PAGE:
Are Wildlife Recreationists Conservationists?

Check out this article Ashley Dayer, IWJV Strategic Communications Consultant, co-authored with her colleagues from Cornell University on birdwatchers and hunters. The article, now in “The Journal of Wildlife Management”, presents findings on conservation behaviors of these two groups and a third often-overlooked group: hunter-birdwatchers.

Click this link to read the journal abstract and article: 

Additionally, you may be interested in Scientific American blog post by article author Dr. Caren Cooper that discusses the significance of these findings. A press release from the Lab of Ornithology is also here.


Key findings:

·      Both hunters and birdwatchers were 3-5 times more likely than non-recreationists to engage in conservation behaviors.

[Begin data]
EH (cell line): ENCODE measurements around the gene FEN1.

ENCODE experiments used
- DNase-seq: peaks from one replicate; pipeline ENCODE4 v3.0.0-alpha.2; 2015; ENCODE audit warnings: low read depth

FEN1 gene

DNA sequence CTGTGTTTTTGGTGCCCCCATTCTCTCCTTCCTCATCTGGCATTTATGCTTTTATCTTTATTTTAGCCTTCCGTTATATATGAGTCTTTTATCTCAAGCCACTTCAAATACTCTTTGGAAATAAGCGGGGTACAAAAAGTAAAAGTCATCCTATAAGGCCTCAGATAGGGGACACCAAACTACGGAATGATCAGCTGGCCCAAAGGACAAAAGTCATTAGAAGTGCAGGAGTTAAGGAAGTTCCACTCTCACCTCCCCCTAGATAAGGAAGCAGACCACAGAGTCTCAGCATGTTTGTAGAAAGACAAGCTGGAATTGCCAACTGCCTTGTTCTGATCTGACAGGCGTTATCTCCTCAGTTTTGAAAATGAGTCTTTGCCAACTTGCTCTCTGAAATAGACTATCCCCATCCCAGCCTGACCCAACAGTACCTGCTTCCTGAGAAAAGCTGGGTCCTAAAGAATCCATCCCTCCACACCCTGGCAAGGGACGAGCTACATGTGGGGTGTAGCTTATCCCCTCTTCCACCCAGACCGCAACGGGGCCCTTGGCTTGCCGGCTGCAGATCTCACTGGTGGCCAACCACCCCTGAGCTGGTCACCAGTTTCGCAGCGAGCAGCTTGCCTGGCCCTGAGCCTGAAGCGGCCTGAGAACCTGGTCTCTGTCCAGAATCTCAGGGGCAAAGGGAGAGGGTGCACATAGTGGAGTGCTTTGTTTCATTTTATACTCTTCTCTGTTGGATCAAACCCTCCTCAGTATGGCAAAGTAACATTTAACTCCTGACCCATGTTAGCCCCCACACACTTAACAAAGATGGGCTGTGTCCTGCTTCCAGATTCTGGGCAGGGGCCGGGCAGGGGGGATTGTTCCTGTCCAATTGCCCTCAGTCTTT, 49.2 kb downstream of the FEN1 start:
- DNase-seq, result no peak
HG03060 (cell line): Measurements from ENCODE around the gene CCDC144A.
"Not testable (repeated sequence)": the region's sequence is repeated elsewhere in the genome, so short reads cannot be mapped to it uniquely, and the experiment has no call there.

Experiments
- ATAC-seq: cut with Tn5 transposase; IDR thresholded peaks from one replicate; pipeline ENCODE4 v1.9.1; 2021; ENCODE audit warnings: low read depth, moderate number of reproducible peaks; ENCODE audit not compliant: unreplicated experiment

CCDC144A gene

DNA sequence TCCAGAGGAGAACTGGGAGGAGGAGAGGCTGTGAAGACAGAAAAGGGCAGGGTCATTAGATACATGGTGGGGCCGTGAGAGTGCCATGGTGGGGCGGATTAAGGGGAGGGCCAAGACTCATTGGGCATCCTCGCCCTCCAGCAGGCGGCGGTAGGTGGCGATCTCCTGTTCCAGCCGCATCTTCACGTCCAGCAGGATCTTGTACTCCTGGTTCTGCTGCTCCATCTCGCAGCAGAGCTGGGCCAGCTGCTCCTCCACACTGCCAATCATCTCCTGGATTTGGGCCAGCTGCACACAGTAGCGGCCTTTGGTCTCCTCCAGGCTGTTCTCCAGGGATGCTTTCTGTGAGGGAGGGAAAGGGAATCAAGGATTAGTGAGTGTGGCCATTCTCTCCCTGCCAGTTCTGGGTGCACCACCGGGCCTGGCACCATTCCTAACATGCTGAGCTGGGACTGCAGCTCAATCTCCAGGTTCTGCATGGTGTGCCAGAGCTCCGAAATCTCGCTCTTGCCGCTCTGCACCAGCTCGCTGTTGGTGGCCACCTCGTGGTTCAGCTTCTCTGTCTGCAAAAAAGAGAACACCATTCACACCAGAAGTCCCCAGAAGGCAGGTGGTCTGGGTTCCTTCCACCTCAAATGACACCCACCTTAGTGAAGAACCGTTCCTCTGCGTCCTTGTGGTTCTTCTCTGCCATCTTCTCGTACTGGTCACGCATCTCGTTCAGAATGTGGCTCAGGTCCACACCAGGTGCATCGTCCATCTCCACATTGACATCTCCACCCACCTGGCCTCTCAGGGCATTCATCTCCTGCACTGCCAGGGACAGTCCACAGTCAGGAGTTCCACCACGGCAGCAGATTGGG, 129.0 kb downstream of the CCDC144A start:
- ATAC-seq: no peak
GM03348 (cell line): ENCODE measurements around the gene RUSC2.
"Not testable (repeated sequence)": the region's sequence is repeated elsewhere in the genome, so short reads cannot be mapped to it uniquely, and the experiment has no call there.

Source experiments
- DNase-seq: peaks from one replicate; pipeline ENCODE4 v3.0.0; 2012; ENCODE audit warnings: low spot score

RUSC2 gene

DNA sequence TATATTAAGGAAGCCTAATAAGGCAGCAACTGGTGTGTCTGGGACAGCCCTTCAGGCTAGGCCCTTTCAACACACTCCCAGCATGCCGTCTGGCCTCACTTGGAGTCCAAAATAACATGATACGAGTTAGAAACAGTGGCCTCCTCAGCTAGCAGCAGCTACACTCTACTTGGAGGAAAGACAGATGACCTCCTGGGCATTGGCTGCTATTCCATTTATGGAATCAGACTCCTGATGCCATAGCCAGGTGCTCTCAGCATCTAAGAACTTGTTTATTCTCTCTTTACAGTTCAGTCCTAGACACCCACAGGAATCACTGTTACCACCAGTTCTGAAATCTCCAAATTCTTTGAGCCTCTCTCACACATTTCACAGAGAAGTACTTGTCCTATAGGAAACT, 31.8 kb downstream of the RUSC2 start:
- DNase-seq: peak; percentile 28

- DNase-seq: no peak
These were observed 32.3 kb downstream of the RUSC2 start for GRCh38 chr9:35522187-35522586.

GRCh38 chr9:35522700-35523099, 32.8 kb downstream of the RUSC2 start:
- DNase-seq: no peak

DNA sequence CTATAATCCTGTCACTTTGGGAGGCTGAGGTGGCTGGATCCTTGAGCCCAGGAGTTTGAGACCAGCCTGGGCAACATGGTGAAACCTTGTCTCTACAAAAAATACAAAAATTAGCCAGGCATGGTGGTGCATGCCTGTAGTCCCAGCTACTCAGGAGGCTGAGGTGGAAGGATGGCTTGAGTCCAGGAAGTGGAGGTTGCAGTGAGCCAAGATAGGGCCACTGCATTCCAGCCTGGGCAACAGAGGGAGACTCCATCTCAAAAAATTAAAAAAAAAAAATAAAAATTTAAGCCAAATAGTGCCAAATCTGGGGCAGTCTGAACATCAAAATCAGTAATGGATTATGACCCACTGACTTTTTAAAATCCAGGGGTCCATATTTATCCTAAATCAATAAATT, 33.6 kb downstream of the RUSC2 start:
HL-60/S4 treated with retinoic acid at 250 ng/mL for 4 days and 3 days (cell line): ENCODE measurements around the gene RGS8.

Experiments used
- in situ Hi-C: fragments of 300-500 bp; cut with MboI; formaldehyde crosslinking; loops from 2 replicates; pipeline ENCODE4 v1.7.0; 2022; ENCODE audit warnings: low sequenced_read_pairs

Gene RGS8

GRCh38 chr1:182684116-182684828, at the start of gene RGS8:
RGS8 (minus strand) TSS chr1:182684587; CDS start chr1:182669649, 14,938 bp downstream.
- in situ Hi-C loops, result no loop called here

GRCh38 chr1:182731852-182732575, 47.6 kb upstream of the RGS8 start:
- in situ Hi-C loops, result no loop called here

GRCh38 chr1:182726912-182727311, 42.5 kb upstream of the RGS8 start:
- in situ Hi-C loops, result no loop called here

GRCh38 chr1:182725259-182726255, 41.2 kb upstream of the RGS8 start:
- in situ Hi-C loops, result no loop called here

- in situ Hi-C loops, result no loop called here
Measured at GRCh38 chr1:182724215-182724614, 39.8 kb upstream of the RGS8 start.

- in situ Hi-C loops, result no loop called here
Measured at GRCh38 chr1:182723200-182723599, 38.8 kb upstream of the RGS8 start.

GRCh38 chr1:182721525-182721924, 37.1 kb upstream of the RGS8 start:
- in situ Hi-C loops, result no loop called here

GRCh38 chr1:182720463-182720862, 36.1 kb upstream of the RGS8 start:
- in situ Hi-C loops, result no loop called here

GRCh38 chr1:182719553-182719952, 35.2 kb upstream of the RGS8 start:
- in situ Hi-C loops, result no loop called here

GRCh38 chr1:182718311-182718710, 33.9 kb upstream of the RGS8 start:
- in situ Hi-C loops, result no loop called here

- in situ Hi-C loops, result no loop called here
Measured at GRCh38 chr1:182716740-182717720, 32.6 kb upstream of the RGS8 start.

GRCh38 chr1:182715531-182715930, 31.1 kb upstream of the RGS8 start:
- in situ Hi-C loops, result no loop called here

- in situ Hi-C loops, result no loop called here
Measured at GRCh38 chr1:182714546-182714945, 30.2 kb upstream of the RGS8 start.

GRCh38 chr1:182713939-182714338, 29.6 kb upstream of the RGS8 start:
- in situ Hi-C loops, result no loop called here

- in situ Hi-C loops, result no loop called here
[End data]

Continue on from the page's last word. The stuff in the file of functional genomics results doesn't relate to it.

·      Hunter-birdwatchers were the group most likely to engage in conservation behaviors (8 times more likely than non-recreationists).

·      When it comes to conservation donations, hunter-birdwatchers were 2.7 times more likely to donate to support local environmental protection than non-recreationists, followed by birdwatchers (2.1 times more likely) and hunters (1.9 times more likely).

·      Other significant differences between both birdwatchers and hunters and non-recreationists were observed for the following conservation activities: private land habitat enhancement, public land habitat enhacement, and wildlife recreation advocacy.

·      Birdwatchers and hunter-birdwatchers were also more likely to support conservation policies and participate in environmental groups; hunters were not.


Key implications:

·      Diversified agency portfolios that serve hunters and birdwatchers are likely to bring long-term gains for conservation.

·      Programs to support wildlife viewing are a wise investment in developing citizen-conservationists.

·      There is a need to better understand and identify hunter-birdwatchers – our conservation superstars.